Off-the-shelf hypoimmunogenic photoreceptors for treatment of blinding retinal disease
|Title||Off-the-shelf hypoimmunogenic photoreceptors for treatment of blinding retinal disease|
|Sponsor||European Research Council - Advanced Grant (ERC-AdG)|
|Institution||University of Newcastle|
|Principal investigator||Dr. Majlinda Lako
Associated cell lines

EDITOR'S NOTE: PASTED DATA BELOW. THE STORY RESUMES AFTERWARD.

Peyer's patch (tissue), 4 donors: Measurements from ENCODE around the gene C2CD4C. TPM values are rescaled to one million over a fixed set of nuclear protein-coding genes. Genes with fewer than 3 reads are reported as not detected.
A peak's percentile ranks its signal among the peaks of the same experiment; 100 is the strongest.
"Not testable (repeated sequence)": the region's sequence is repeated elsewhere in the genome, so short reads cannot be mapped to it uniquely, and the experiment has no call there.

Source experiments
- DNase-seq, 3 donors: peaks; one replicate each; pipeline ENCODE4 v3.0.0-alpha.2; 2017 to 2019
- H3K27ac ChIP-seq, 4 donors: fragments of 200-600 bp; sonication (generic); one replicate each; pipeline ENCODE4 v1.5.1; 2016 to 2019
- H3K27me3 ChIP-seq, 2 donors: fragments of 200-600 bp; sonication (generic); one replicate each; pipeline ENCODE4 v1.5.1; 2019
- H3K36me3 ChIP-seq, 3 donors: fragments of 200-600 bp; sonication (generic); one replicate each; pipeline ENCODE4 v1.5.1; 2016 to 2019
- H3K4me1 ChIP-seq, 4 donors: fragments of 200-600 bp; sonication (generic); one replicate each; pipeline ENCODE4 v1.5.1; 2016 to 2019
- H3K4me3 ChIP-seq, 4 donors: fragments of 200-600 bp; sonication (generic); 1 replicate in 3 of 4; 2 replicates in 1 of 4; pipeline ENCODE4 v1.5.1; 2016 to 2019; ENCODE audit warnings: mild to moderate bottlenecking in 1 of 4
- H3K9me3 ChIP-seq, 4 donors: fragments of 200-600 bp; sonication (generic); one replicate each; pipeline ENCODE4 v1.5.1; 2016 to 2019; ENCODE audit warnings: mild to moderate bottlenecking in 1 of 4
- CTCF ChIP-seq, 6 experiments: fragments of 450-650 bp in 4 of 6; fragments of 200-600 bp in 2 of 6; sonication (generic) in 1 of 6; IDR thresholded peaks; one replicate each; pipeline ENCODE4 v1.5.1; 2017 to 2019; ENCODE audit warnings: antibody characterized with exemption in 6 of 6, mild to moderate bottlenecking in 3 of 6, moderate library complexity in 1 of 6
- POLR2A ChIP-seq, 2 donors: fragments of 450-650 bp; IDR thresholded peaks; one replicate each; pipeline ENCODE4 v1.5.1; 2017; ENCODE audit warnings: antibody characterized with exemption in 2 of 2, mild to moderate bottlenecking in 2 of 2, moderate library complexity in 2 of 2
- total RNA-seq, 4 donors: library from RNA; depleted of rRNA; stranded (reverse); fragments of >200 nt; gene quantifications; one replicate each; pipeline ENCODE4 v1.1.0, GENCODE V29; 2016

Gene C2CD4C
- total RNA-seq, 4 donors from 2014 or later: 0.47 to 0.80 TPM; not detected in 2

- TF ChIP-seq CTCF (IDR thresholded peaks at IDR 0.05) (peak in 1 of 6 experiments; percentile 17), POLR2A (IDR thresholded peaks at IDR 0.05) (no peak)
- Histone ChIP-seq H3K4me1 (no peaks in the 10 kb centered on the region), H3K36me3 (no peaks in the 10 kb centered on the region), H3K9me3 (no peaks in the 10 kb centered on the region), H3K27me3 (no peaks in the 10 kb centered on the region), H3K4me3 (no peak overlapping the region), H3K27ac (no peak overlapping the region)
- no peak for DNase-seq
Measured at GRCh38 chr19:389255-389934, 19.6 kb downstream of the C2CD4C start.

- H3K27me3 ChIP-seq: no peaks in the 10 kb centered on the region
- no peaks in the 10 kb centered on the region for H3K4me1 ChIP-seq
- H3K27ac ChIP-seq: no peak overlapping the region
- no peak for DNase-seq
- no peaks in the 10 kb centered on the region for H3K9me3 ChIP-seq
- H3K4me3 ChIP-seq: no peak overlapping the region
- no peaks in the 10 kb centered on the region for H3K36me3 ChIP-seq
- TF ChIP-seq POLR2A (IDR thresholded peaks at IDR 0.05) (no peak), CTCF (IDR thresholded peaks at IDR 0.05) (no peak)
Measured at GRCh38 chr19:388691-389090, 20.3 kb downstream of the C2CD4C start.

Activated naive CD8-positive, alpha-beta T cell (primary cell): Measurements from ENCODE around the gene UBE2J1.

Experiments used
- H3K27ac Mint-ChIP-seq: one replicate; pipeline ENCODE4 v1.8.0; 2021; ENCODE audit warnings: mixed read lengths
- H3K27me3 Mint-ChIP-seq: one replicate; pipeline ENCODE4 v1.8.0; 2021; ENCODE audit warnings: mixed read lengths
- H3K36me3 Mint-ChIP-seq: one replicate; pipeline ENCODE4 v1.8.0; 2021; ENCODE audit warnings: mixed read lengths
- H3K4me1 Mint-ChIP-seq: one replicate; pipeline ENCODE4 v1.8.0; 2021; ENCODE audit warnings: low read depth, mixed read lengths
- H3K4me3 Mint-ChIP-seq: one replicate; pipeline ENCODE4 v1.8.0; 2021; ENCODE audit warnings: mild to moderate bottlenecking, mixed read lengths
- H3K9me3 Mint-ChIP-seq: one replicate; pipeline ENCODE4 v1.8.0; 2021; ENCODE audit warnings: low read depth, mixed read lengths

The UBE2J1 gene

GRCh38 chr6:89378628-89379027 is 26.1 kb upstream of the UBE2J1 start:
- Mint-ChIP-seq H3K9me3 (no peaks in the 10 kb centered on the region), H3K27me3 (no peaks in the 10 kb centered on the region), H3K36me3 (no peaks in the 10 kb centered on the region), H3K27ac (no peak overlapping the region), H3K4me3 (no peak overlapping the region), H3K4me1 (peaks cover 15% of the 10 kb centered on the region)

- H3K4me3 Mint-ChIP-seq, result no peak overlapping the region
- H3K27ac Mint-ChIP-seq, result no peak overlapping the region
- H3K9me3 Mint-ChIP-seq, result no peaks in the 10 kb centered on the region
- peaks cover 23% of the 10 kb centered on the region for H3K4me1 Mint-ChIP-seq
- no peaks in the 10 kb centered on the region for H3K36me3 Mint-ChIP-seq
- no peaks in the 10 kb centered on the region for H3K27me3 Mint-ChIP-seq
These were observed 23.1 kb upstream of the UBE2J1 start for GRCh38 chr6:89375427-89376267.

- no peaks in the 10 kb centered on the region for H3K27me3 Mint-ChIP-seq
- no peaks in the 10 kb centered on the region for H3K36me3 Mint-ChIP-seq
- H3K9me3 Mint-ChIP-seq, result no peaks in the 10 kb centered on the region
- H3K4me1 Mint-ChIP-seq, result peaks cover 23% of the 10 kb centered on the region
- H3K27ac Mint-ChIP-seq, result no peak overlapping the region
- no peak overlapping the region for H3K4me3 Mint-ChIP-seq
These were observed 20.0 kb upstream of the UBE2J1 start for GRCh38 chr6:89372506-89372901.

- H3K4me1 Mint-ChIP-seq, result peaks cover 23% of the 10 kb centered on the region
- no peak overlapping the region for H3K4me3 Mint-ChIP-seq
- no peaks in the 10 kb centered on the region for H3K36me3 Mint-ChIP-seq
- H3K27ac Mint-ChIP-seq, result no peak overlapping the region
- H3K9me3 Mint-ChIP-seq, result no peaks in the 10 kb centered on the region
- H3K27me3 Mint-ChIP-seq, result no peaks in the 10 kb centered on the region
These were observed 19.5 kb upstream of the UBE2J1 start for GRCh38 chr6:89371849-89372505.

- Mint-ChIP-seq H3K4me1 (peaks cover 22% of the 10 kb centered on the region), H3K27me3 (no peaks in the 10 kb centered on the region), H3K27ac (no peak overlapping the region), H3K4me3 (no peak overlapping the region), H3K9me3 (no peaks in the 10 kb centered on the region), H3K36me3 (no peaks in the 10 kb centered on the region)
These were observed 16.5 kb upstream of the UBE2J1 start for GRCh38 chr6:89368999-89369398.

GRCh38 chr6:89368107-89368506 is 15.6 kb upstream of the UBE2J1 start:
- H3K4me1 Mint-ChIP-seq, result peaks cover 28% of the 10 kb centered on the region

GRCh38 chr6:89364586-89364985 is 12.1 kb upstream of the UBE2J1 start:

Blindness represents an increasing global problem with socio-economic impacts for the patients and society in general. Degenerative retinal diseases account for approximately 26% of global blindness affecting ~ 34 million people in the EU. Gene therapy, optogenetic tools, photosensitive switches and retinal prostheses have shown promising outcomes for restoring vision, but these are high-cost therapies applicable only to a small number of patients. The eye is suitable for transplantation so replacing dysfunctional photoreceptors should be feasible as long as sources of such cells are readily available. Pluripotent stem cells (PSCs) can generate cone and rod photoreceptors, which are able to integrate into the host retina and rescue vision in pre-clinical models of advanced retinal degeneration, but efficient long-term integration of allogeneic PSC-derived photoreceptors is impeded by the host immune response. To overcome this barrier and make this treatment accessible to a large number of patients with photoreceptor degeneration, I propose to: (1) generate off-the-shelf, immune-transparent (hypoimmunogenic) PSC-derived photoreceptors; (2) assess their effectiveness in evading the host immune system and (3) determine their long-term integration and ability to restore vision in pre-clinical models of advanced retinal degeneration. This novel high-gain approach provides a game-changing, effective and scalable photoreceptor transplantation platform, and a much-needed paradigm shift that will improve the quality of life for the millions of sufferers with blinding retinal disease. Through my involvement in successful phase I/II clinical trials of reversing corneal blindness via transplantation of limbal stem cells, I have had a unique opportunity to translate my research findings into treatments for patients with this rare disease. I now aim to build and validate a novel cell transplantation platform that will revolutionise the treatment of retinal degeneration.